Menlo Coaching Review – An Interview with Alice van Harten

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I recently had the pleasure of speaking with Alice van Harten, co-founder of Menlo Coaching, to learn more about her college admissions consulting practice. In our hour-long Zoom call, we discussed Alice’s motivation for growing a college admissions coaching service, common misconceptions parents and students tend to have about admissions consulting, what separates Menlo Coaching from other firms, and much more.

Before getting into the edited down transcript from our Q&A session, I’d like to provide a brief introduction. As an undergraduate at the Dutch equivalent of a non-competitive state school, Alice recalled asking a representative how to get into Cambridge for graduate school. She was told, basically, “not to bother.”

Fast forward a bit, after completing her Ph.D. at Cambridge and postdoc at Stanford, Alice found herself at a crossroads and decided to make the pivot into business, securing offers from McKinsey, BCG, and ultimately landing at Bain. She jokes, “I may have been the first and last ancient philosopher they ever hired.”

While at Bain, Alice started helping colleagues tease out their personal and professional stories for their MBA applications. Word quickly spread online of the integrity and commitment she brought to the engagements—the words of that Cambridge representative serving as a guiding principle of how not to treat applicants—and things started to take off.

Today, Menlo Coaching stands around 30 employees strong, with a host of talented and dedicated admissions consultants, test prep instructors, and other team members serving high school and college students, as well as young professionals pursuing their MBA and established executives targeting EMBA programs.

As one of the most in demand MBA admissions consultants, what was the motivation for growing a college admissions service?

I think at a personal level, it’s that I really enjoy working with young people, having previously taught freshman students at Stanford. When I was studying classics, my dream was to become a high school teacher. So, I really like that demographic and am really excited to work with them, and there’s much more variation. Also, you can have a really big impact on high school students: shaping how they see themselves and the things they want to do. It’s much more than just where they go to school.

What’s one of the biggest misconceptions parents have about hiring a college admissions consultant?

I think a couple. One is that the college admissions coach or consultant doesn’t make the difference. So, it just needs to be done, but it really doesn’t matter exactly how it’s done. They think it’s mostly about keeping the kid on track. Either the kid can write or the parent can write, so it’s all taken care of, but in reality, it’s really so much more than that.

Another point that I see a lot is that families who send their kids to private schools are told that “it’s all covered, no extra help is required.” So the school really advises against working with a consultant, and the families think they don’t need additional support.

Garrett: How do you push back here and what do you like to say to these parents?

Alice: I tell them that you may get the essays done and the applications submitted, but what you won’t have done, what you won’t have included is someone who has an exclusive focus on coaching your kid. Pushing them to the max, integrating activities outside of school, and being the dedicated advocate while tying it all together. This goes above and beyond what the school is capable of offering any individual student. Their job depends on the overall class pool ending up in the best possible spot rather than any individual student.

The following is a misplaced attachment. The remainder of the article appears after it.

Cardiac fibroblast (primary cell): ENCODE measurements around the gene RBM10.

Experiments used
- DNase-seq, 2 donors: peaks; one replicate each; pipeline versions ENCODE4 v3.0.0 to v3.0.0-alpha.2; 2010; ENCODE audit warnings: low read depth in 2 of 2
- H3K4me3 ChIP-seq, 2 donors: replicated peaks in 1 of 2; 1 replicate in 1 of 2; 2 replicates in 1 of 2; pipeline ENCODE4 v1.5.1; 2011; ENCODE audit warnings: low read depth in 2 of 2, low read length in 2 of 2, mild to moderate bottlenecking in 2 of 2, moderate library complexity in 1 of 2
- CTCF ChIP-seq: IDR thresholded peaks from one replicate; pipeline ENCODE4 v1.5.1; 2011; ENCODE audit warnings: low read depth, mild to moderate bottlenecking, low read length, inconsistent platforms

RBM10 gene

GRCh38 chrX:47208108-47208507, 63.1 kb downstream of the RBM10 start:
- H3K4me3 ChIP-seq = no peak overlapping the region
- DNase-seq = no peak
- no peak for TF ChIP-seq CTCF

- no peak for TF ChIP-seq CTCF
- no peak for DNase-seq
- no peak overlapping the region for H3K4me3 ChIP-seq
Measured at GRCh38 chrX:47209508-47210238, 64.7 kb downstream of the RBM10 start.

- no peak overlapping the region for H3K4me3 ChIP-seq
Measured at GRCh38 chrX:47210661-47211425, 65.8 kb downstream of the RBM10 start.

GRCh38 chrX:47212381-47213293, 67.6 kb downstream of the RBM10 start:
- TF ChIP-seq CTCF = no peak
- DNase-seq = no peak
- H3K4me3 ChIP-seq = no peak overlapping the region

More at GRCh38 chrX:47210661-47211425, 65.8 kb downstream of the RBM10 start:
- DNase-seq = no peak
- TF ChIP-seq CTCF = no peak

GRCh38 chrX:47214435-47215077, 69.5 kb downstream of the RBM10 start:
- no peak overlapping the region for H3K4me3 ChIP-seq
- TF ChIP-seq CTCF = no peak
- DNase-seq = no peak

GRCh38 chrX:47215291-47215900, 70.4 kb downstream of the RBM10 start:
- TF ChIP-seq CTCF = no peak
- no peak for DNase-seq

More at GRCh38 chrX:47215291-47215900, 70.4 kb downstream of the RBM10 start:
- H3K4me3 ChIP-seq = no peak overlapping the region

And now for students, what are some of their misconceptions about working with an admissions consultant?

To start, and it’s perhaps one that they share with their parents, is that it’s about completing a checklist. Like there’s a certain type of checklist where if you mark off just the right combination of projects, internships, extracurriculars, that you’ll end up in a coveted spot. They make the mistake of starting from a checklist rather than themselves.

And then in tandem with that, and of course this comes with being a teenager, is the misconception that they are solely measured against others. Now, while to a certain extent that’s true that they are measured against others, what they fail to realize is that they will only ever have the biggest successes if they are the best person that they can be (i.e. the best version of themselves). And so again the starting point is in them.

Walk me through the primary benefit of working with a (relatively) smaller/boutique college admissions firm?

My team and I are personally committed to our clients. I tell clients when they sign up, “you become my personal project.”

Early on at Menlo Coaching, we were faced with the challenge of whether to cash in on our initial success by hiring a whole bunch of people with fancy degrees who maybe weren’t necessarily the best at actually coaching students. Instead, we made the choice to provide what we thought would be the best possible service and not compromise on that. When you work with a larger firm, I think that processes start to happen, so you start to lose a bit of the personalized attention. Whereas at Menlo Coaching, you are our personal project.

How do you prepare students for the transition from high school to college and beyond?

As a result of our exposure to applicants at all levels of education (college to grad school to professional education for executives), we see the impact of successful and unsuccessful choices early on and how they follow you. Additionally, and this is not something that parents know that they are buying, but it is something that we are throwing in whether they want it or not: our team is extremely dedicated in seeing the students succeed once in college. 

As former freshman lecturers at Stanford, both Leslie and I have seen firsthand what can go wrong with that first year, and I would say that about one-third of my Stanford students did not do well for reasons that could have easily been prevented e.g. being too wedded to how things were done in high school, not fully understanding themselves, their strengths, etc.